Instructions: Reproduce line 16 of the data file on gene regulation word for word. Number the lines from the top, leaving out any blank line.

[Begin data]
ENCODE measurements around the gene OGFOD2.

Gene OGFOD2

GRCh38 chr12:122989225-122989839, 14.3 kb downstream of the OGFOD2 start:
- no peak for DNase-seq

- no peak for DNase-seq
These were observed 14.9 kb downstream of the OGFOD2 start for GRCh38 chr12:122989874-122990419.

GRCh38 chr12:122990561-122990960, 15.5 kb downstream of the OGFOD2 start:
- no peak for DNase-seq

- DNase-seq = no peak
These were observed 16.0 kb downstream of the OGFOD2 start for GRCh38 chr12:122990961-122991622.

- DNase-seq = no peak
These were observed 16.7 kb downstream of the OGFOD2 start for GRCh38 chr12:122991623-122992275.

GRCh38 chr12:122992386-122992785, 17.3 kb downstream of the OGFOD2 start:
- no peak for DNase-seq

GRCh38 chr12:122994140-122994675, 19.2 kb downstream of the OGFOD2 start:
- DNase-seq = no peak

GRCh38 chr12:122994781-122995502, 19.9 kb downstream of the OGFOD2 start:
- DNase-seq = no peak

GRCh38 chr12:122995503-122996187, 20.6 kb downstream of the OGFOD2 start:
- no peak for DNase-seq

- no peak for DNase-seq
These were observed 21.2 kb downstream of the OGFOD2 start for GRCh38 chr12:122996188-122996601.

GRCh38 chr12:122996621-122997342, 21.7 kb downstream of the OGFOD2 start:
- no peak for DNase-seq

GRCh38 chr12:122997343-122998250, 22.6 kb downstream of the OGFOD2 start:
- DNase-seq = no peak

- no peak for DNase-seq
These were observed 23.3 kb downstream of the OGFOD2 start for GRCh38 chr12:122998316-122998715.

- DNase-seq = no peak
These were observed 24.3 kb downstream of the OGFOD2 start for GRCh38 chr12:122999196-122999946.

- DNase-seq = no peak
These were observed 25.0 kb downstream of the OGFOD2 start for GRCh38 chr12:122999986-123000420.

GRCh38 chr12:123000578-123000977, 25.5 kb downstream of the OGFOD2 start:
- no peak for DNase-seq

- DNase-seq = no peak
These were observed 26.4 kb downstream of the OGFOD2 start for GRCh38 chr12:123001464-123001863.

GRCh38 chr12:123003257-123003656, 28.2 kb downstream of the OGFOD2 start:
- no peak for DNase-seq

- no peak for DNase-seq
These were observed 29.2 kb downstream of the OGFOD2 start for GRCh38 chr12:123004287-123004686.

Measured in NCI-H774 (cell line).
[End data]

- DNase-seq = no peak